The development of type 2 diabetes is linked to persistent inflammation as a consequence of metabolic stress. Prolonged exposure to the proinflammatory molecule IL-1β is associated with reduced insulin secretion by pancreatic β cells, while short-term exposure to IL-1β has been shown to increase insulin levels. Reducing IL-1 signaling in patients with type 2 diabetes has had mixed success in clinical studies, suggesting multiple effects of IL-1β in insulin secretion.
A new study in JCI Insight reveals that IL-1 signaling is an important mediator of islet compensation to metabolic stress. Patrick MacDonald and colleagues at the University of Alberta determined that IL-1β amplifies insulin secretion in healthy human islets. Islets from obese individuals were particularly sensitive to IL-1β stimulation; however, islets from obese subjects with type 2 diabetes were not responsive to IL-1β. In mice, inhibition of IL-1 signaling resulted in symptoms of type 2 diabetes, including glucose intolerance and impaired insulin secretion in response to metabolic stress. Additionally, the authors determined that IL-1β directly promotes insulin secretion by enhancing release of insulin-containing granules.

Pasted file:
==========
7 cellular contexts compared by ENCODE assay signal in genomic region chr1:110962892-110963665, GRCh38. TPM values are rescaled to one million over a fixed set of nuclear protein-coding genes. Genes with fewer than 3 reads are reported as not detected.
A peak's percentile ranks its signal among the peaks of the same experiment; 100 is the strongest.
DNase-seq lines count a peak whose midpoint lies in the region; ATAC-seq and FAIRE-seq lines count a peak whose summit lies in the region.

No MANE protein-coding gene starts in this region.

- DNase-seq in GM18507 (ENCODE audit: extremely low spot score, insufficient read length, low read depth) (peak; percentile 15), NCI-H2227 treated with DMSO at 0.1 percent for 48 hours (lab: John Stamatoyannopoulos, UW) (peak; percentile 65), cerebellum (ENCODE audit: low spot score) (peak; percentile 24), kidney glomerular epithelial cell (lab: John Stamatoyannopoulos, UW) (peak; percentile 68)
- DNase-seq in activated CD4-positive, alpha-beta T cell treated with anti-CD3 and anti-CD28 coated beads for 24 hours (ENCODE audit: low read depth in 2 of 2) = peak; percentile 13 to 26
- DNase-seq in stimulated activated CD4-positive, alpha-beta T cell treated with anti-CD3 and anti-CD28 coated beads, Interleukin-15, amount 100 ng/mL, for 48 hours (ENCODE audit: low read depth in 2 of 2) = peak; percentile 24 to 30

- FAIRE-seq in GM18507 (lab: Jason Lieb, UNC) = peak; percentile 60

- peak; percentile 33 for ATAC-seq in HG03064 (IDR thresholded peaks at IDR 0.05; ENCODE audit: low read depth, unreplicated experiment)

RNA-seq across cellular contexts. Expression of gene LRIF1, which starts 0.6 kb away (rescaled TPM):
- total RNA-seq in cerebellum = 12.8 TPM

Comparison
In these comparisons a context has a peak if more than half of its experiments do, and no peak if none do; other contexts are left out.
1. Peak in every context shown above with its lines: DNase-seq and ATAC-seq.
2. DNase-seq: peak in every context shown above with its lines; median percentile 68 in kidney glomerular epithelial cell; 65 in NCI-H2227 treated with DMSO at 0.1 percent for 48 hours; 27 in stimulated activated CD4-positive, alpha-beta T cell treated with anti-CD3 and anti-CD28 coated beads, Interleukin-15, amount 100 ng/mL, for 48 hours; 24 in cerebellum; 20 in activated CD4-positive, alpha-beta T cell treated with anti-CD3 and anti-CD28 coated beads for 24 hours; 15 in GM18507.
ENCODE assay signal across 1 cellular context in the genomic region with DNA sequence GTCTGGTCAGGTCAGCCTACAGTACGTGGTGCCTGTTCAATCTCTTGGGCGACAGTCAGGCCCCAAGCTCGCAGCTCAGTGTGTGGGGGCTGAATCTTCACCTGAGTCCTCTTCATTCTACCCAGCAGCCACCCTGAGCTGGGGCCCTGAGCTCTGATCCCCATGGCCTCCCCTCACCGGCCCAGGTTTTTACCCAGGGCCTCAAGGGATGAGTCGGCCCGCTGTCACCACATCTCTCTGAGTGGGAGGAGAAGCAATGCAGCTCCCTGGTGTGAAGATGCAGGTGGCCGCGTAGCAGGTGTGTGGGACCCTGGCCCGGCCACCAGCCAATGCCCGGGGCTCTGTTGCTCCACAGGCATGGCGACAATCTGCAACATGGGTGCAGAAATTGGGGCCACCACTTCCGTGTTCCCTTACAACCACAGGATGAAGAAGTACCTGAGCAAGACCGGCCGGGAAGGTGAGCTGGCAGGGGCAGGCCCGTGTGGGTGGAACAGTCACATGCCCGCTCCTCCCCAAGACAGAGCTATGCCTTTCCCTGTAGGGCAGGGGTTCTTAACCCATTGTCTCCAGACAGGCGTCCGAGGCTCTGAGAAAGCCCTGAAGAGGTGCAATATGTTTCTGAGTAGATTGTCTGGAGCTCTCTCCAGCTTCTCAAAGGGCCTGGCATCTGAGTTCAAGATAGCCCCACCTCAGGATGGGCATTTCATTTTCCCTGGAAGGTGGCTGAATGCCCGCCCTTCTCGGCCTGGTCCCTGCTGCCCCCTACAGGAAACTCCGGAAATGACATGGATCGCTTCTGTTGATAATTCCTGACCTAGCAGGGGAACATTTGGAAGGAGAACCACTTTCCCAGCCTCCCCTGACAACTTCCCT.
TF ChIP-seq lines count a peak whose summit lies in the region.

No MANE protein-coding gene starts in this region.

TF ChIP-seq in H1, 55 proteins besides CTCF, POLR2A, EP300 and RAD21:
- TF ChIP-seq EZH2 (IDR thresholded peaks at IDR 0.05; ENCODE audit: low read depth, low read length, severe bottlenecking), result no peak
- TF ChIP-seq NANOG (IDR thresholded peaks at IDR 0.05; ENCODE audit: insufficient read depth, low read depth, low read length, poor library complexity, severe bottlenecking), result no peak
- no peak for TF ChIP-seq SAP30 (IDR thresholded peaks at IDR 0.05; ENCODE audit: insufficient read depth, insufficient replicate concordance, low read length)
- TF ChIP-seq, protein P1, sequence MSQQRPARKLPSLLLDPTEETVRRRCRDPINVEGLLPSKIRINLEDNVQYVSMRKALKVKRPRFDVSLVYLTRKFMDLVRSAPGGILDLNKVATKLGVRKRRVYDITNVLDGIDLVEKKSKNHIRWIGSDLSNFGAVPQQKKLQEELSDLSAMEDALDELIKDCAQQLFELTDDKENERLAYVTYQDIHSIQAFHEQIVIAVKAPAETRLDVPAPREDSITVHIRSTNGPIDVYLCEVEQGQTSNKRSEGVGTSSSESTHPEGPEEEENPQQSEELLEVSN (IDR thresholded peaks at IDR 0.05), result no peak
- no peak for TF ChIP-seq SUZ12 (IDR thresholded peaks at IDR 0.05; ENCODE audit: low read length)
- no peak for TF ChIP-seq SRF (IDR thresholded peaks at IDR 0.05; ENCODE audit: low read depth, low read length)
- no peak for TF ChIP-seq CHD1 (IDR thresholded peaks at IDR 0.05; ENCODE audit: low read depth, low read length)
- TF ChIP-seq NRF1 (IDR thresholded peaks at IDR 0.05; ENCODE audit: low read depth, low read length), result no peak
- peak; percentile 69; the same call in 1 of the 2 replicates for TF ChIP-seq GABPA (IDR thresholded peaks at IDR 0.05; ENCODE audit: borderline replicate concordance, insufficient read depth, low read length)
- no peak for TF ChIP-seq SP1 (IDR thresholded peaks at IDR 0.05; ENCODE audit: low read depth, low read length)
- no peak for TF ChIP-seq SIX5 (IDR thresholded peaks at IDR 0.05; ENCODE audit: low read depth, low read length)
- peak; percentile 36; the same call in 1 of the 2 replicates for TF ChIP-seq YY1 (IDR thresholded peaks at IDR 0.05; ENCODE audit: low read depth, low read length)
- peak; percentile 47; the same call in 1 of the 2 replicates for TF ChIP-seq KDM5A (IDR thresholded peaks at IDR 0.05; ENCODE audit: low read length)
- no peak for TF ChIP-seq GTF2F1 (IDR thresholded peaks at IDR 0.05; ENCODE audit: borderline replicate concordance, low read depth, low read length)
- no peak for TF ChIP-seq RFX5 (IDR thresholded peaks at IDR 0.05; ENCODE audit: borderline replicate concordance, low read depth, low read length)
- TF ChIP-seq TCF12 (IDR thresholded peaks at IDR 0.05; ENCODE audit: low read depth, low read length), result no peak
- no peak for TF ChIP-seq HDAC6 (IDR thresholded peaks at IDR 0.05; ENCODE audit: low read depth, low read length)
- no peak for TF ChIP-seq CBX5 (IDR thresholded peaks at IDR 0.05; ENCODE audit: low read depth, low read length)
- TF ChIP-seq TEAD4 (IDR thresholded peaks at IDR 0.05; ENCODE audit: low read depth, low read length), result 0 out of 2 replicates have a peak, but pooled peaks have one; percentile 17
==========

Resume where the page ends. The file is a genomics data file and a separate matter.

The results of this study demonstrate that IL-1R signaling is important for glucose homeostasis.
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Catherine Hajmrle et al. Interleukin-1 signaling contributes to acute islet compensation, JCI Insight (2016). DOI: 10.1172/jci.insight.86055